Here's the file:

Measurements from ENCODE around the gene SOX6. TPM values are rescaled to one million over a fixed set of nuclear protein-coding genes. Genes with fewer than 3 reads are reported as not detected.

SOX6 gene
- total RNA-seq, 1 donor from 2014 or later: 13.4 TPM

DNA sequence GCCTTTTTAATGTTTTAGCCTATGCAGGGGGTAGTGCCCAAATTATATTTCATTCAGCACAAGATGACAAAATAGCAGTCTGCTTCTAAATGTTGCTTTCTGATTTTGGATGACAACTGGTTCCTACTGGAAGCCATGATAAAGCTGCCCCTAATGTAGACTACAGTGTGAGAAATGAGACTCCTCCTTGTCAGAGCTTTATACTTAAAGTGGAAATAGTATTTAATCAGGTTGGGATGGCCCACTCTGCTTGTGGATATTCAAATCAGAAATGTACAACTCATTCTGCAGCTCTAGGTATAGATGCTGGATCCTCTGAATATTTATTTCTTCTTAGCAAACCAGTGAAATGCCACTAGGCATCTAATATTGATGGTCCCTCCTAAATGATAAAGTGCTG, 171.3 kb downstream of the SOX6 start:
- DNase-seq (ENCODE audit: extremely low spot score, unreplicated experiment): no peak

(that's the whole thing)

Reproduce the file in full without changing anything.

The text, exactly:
Measurements from ENCODE around the gene SOX6. TPM values are rescaled to one million over a fixed set of nuclear protein-coding genes. Genes with fewer than 3 reads are reported as not detected.

SOX6 gene
- total RNA-seq, 1 donor from 2014 or later: 13.4 TPM

DNA sequence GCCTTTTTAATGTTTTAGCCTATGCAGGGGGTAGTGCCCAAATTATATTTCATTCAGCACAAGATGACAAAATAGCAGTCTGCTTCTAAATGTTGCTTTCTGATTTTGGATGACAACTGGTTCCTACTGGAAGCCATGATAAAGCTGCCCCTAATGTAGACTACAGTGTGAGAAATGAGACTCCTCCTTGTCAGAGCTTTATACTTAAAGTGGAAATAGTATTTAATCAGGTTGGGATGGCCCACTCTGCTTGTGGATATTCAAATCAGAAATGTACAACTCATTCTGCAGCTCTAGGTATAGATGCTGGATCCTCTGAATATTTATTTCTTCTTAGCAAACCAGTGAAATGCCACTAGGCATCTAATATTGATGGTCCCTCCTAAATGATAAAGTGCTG, 171.3 kb downstream of the SOX6 start:
- DNase-seq (ENCODE audit: extremely low spot score, unreplicated experiment): no peak